Trends in mortality after intensive care of patients with traumatic brain injury in Finland from 2003 to 2019 : a Finnish Intensive Care Consortium study
Luostarinen, Teemu; Vehviläinen, Juho; Lindfors, Matias; Reinikainen, Matti; Bendel, Stepani; Laitio, Ruut; Hoppu, Sanna; Ala-Kokko, Tero; Skrifvars, Markus; Raj, Rahul (2022)
Julkaisun pysyvä osoite on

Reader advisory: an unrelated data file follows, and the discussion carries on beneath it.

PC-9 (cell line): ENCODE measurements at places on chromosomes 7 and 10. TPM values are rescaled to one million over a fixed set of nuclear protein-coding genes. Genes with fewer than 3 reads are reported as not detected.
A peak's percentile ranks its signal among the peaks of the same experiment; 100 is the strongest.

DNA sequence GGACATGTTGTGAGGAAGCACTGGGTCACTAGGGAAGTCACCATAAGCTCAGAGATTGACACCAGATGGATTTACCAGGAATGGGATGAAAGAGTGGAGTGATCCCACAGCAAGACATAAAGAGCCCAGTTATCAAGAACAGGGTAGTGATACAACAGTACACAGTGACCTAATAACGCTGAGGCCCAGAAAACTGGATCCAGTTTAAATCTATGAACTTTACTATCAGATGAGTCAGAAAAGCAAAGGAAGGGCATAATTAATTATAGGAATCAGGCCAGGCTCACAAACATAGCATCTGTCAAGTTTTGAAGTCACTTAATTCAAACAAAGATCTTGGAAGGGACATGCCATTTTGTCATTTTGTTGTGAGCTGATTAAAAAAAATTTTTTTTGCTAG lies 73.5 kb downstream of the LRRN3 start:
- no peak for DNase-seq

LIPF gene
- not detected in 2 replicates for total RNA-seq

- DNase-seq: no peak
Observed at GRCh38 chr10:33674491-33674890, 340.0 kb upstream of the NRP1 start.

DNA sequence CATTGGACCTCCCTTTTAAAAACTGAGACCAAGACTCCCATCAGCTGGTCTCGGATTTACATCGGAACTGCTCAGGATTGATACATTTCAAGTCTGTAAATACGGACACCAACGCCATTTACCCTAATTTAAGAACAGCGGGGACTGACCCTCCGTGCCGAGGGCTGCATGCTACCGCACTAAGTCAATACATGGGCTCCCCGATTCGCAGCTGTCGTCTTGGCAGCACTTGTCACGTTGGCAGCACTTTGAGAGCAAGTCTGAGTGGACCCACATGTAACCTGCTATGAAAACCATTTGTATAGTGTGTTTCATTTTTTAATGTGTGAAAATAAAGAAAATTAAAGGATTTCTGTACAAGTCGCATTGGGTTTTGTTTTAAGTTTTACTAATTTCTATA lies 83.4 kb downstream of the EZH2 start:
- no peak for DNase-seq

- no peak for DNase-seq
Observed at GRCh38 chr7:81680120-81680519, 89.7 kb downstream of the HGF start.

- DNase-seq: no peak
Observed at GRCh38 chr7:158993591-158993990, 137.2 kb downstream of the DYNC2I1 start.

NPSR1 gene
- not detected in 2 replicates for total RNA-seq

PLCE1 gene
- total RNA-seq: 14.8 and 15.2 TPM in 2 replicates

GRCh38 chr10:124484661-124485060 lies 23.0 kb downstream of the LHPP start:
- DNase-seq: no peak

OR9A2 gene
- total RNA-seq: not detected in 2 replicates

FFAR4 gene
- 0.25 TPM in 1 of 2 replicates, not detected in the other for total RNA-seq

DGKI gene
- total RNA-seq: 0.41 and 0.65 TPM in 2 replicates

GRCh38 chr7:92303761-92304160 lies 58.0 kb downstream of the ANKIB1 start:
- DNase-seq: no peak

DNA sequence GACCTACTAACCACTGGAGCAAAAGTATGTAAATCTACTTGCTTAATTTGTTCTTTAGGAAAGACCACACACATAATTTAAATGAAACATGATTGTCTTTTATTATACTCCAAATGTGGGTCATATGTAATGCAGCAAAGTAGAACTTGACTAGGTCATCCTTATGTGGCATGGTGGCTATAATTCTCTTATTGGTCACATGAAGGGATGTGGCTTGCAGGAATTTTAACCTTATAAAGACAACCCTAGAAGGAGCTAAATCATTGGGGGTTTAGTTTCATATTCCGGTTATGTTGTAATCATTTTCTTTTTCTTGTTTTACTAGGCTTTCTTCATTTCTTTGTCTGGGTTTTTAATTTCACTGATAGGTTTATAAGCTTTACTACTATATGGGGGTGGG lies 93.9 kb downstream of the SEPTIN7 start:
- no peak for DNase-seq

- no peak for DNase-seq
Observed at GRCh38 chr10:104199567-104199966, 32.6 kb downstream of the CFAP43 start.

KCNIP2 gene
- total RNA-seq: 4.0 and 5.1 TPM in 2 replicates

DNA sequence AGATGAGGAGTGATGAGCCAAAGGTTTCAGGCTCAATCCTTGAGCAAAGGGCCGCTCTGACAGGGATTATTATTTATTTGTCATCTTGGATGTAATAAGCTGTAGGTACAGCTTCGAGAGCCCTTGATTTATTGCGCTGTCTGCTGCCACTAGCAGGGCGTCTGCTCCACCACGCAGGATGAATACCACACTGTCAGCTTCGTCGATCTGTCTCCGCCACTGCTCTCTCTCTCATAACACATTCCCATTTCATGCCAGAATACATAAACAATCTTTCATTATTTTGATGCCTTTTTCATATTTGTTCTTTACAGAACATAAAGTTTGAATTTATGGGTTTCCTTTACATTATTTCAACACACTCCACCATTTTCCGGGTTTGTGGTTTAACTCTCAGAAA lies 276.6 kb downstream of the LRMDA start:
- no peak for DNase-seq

Background: Several studies have suggested no change in the outcome of patients with traumatic brain injury (TBI) treated in intensive care units (ICUs). This is mainly due to the shift in TBI epidemiology toward older and sicker patients. In Finland, the share of the population aged 65 years and over has increased the most in Europe during the last decade. We aimed to assess changes in 12-month and hospital mortality of patients with TBI treated in the ICU in Finland. Methods: We used a national benchmarking ICU database (Finnish Intensive Care Consortium) to study adult patients who had been treated for TBI in four tertiary ICUs in Finland during 2003–2019. We divided admission years into quartiles and used multivariable logistic regression analysis, adjusted for case-mix, to assess the association between admission year and mortality. Results: A total of 4535 patients were included. Between 2003–2007 and 2016–2019, the patient median age increased from 54 to 62 years, the share of patients having significant comorbidity increased from 8 to 11%, and patients being dependent on help in activities of daily living increased from 7 to 15%. Unadjusted hospital and 12-month mortality decreased from 18 and 31% to 10% and 23%, respectively. After adjusting for case-mix, a reduction in odds of 12-month and hospital mortality was seen in patients with severe TBI, intracranial pressure monitored patients, and mechanically ventilated patients. Despite a reduction in hospital mortality, 12-month mortality remained unchanged in patients aged ≥ 70 years. Conclusion: A change in the demographics of ICU-treated patients with TBI care is evident. The outcome of younger patients with severe TBI appears to improve, whereas long-term mortality of elderly patients with less severe TBI has not improved. This has ramifications for further efforts to improve TBI care, especially among the elderly.
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